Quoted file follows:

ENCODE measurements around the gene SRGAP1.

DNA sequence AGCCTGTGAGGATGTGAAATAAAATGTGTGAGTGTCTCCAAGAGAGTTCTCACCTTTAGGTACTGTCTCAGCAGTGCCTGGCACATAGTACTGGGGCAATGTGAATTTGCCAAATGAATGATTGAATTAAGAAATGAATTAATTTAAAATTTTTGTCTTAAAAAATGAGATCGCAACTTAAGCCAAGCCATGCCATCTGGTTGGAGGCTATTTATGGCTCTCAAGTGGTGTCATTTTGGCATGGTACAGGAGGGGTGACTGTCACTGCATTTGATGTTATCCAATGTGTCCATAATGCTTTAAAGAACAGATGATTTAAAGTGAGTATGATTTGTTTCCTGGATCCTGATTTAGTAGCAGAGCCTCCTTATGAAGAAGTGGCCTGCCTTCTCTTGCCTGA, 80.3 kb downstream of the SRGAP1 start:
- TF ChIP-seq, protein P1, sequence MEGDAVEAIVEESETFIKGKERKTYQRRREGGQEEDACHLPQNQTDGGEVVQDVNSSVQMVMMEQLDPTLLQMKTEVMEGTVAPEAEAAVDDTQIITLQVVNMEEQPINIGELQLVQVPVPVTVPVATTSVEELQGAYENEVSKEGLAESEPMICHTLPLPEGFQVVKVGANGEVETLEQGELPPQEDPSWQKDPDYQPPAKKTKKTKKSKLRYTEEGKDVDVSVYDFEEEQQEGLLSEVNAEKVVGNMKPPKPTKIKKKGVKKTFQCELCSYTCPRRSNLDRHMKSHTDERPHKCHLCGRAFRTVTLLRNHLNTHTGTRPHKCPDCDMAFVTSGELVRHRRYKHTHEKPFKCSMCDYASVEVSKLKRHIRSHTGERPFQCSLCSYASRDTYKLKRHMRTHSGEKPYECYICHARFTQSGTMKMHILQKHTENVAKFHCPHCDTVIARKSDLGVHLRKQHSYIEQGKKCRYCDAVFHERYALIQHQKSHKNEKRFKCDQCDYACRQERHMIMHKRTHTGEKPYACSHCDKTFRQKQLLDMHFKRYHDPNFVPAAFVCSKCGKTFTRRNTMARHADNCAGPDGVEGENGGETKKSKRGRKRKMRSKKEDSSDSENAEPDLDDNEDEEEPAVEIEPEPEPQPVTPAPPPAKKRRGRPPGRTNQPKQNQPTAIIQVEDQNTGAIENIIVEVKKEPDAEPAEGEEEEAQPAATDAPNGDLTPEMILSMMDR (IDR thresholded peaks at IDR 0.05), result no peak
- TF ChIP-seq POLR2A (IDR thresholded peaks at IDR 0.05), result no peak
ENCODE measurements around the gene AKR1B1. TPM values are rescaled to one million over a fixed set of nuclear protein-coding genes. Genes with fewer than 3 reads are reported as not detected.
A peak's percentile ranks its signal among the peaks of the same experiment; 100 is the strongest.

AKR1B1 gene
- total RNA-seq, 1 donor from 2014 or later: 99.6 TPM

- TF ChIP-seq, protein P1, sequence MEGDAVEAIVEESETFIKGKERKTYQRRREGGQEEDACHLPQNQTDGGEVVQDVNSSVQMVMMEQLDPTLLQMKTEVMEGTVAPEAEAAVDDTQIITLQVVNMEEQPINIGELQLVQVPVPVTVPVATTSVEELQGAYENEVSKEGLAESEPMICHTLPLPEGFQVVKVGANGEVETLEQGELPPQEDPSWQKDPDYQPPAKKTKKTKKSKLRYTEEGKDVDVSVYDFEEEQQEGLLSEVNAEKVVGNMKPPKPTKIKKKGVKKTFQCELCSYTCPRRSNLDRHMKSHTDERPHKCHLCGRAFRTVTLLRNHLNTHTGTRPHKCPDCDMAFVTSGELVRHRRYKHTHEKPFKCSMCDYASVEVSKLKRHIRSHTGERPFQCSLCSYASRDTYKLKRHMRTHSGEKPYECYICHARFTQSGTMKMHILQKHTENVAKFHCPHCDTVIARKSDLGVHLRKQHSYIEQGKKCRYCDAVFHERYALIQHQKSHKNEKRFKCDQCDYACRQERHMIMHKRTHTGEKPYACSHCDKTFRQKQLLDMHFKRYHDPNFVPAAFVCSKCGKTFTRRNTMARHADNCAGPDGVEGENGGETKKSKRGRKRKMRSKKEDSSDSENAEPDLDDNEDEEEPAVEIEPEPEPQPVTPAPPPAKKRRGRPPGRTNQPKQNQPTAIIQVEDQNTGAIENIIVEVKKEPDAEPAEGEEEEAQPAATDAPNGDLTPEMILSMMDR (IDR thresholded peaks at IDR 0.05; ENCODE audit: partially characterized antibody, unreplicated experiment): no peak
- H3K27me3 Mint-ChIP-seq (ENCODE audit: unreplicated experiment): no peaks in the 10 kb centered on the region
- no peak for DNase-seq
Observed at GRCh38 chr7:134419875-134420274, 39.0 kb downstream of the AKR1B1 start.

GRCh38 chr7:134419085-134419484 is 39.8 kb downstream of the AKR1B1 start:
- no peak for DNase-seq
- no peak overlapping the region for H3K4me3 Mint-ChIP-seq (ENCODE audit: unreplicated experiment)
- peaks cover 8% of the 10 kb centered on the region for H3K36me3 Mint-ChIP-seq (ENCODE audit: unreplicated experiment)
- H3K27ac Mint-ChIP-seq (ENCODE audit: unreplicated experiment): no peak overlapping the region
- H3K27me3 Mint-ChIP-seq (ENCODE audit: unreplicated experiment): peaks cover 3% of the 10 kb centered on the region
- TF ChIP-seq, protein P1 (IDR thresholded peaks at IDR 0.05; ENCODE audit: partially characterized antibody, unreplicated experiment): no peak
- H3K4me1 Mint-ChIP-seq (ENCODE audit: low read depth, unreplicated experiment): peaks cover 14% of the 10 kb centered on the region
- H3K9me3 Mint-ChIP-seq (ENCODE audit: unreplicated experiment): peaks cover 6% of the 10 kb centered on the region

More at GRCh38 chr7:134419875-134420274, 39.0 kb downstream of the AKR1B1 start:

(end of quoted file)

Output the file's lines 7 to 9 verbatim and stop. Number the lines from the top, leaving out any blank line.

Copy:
AKR1B1 gene
- total RNA-seq, 1 donor from 2014 or later: 99.6 TPM

- TF ChIP-seq, protein P1, sequence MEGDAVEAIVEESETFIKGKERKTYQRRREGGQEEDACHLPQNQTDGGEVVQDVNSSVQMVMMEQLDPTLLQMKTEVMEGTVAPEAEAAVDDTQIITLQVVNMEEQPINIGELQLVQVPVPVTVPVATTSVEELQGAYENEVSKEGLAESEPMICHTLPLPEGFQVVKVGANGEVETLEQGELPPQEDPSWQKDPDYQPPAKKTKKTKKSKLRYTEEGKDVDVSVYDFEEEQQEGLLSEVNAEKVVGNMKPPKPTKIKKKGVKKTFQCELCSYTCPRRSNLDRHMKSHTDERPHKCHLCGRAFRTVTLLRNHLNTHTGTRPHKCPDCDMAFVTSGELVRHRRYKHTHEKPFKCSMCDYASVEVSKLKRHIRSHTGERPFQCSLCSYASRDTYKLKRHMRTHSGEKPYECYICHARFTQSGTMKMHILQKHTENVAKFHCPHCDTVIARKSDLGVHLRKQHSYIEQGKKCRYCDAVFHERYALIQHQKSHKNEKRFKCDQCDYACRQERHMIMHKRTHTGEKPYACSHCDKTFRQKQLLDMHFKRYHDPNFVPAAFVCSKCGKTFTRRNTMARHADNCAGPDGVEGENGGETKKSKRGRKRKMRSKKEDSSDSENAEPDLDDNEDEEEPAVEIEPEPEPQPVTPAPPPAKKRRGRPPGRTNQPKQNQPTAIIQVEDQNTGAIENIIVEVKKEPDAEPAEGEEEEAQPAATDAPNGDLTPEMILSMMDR (IDR thresholded peaks at IDR 0.05; ENCODE audit: partially characterized antibody, unreplicated experiment): no peak